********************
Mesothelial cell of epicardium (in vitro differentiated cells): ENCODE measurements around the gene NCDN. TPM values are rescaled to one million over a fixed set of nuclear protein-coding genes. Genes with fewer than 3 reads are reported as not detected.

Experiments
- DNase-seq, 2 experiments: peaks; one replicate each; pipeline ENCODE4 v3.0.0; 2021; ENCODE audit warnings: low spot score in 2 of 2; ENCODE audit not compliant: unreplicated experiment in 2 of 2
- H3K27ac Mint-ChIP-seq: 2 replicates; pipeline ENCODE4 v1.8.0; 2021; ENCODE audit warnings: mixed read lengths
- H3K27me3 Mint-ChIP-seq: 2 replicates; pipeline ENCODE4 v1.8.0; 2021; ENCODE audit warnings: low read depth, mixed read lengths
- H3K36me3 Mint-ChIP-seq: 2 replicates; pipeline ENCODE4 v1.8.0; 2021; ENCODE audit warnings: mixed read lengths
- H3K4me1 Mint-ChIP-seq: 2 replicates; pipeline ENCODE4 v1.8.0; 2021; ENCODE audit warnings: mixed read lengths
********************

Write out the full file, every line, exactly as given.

Mesothelial cell of epicardium (in vitro differentiated cells): ENCODE measurements around the gene NCDN. TPM values are rescaled to one million over a fixed set of nuclear protein-coding genes. Genes with fewer than 3 reads are reported as not detected.

Experiments
- DNase-seq, 2 experiments: peaks; one replicate each; pipeline ENCODE4 v3.0.0; 2021; ENCODE audit warnings: low spot score in 2 of 2; ENCODE audit not compliant: unreplicated experiment in 2 of 2
- H3K27ac Mint-ChIP-seq: 2 replicates; pipeline ENCODE4 v1.8.0; 2021; ENCODE audit warnings: mixed read lengths
- H3K27me3 Mint-ChIP-seq: 2 replicates; pipeline ENCODE4 v1.8.0; 2021; ENCODE audit warnings: low read depth, mixed read lengths
- H3K36me3 Mint-ChIP-seq: 2 replicates; pipeline ENCODE4 v1.8.0; 2021; ENCODE audit warnings: mixed read lengths
- H3K4me1 Mint-ChIP-seq: 2 replicates; pipeline ENCODE4 v1.8.0; 2021; ENCODE audit warnings: mixed read lengths